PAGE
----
Limpopo villagers have to buy their drinking water
Taps stopped working in Mabendenge five years ago
Communal taps stopped working in Mabendenge village, Limpopo, five years ago.
Villagers have been left to buy drinking water from borehole owners and get bathing water from a stream.
To be the first in the queue to buy water, Evelyn Baloyi braves the cold weather at 7am. Like many villagers in Mabendenge, she buys it from her neighbour, who has a working borehole.
Baloyi fills several 25-litre containers for R2 each and transports them with a wheelbarrow to her home a kilometre away. She says the village had communal taps since the 1990s. But over time, these broke or were vandalised. People then resorted to getting water from taps at a nearby church. Later, the boreholes supplying the reservoir also stopped working.
The water has a yellowish colour. Some people boil the water before drinking it.
Mabendenge has about 500 homesteads, and the villagers say they have never been supplied by municipal water tankers since the taps ran dry.
Near the borehole there is also a stream, where GroundUp met Letween Mhlanga collecting water. She only uses the stream water for washing dishes and bathing. The area is bushy and she doesn’t feel safe. She sometimes waits for her husband or friends to accompany her to fetch water.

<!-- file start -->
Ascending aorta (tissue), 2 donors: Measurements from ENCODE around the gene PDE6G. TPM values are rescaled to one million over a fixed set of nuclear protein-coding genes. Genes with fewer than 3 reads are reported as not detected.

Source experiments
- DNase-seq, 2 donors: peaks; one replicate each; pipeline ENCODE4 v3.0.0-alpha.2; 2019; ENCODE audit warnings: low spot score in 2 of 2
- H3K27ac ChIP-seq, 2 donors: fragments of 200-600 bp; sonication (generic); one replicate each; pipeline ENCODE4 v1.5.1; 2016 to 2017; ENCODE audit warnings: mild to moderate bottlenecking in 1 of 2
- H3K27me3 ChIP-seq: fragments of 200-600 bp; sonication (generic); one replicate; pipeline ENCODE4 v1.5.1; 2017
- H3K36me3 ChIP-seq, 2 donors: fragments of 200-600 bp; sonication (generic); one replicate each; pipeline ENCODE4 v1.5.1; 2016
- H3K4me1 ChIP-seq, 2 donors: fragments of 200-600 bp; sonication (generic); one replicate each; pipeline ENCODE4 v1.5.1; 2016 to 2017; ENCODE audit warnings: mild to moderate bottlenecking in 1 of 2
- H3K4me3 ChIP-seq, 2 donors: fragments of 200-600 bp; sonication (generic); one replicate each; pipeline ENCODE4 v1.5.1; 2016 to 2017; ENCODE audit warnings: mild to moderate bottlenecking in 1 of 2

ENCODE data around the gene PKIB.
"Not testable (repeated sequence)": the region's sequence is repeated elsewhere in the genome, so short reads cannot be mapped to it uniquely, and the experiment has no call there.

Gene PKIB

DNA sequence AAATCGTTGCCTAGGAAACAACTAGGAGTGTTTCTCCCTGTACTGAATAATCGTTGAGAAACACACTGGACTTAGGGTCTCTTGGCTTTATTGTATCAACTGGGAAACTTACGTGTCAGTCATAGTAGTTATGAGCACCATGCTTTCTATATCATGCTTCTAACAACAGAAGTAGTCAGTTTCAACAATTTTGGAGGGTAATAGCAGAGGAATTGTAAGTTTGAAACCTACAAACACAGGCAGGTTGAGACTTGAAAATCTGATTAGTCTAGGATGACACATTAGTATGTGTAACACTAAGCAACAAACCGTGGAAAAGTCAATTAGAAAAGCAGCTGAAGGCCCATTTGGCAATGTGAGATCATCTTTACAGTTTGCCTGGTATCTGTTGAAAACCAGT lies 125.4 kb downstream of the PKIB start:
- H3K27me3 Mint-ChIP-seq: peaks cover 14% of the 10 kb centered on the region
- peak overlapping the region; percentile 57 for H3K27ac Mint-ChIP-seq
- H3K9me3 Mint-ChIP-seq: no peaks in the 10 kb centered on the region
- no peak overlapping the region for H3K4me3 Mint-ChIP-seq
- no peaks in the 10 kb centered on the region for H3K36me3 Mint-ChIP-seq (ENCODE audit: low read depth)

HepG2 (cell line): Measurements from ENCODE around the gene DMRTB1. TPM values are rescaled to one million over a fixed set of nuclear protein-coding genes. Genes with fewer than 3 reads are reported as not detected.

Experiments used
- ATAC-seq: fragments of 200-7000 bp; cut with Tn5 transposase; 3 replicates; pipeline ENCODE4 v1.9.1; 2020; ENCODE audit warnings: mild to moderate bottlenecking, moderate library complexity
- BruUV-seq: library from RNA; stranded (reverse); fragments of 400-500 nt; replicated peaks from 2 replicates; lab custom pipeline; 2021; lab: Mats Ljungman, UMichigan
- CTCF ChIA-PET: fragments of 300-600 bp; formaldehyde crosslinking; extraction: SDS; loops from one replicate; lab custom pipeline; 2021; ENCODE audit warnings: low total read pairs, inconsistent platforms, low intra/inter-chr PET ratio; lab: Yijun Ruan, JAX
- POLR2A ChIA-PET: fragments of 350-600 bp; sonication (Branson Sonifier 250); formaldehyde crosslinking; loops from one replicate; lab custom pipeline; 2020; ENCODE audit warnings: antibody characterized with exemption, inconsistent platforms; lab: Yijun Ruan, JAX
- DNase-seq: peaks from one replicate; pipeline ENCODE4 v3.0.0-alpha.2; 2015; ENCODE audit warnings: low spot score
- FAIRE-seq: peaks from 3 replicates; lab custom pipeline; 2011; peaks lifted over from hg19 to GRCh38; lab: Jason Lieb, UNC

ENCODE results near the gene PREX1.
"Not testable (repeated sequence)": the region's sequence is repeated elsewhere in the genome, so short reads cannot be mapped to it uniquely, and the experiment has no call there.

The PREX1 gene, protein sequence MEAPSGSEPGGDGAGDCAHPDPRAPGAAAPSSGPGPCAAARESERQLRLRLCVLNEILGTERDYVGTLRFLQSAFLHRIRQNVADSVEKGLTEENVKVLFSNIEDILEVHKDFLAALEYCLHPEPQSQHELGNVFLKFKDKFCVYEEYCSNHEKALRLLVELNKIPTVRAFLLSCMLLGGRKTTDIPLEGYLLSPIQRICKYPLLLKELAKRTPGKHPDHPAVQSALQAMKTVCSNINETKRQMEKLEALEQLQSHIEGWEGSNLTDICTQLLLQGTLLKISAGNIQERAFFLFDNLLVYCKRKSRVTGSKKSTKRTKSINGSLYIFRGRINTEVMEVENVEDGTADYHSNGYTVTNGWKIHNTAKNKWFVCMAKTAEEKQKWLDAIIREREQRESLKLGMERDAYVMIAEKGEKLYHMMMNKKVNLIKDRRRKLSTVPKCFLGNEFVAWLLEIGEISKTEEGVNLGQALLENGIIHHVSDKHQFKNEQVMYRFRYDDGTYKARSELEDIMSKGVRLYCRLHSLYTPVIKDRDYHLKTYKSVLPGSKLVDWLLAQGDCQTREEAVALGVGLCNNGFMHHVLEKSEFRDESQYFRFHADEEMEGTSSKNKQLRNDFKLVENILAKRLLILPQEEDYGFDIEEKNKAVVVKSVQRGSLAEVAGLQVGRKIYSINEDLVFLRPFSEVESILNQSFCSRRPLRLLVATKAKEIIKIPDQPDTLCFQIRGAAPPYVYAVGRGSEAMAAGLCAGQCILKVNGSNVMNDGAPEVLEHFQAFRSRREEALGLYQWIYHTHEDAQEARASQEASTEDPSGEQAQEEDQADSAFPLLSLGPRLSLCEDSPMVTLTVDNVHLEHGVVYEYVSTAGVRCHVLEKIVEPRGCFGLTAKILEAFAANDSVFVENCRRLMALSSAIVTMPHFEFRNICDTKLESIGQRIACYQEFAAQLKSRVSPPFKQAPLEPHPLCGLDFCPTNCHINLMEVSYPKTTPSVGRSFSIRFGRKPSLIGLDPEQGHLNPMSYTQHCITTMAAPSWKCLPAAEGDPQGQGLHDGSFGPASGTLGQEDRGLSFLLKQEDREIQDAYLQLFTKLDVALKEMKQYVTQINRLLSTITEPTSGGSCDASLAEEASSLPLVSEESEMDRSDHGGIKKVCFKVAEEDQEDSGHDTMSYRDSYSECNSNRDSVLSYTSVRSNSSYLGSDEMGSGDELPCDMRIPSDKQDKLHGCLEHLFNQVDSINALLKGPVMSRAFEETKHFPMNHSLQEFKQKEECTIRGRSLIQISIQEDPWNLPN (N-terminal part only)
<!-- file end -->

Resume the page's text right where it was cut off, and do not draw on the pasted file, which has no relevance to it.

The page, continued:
GroundUp has tried since last week to get clarity on what happened to the water supply. There has been no response from the Vhembe District Municipality.
“We really do not get any services from Vhembe District Municipality,” says Norman Mafuna, who lost his job due to the pandemic. He says he struggles to afford water.
Vhumbanani For Peacebuilding (VFP), an NPO in Elim, says it plans to approach the South African Human Rights Commission and the Public Protector over the lack of water in the area.
Tendai Chandigere, from VFP, says they have tried engaging the municipality but only got empty promises. “We would like to see these communities drink safe water,” she says.
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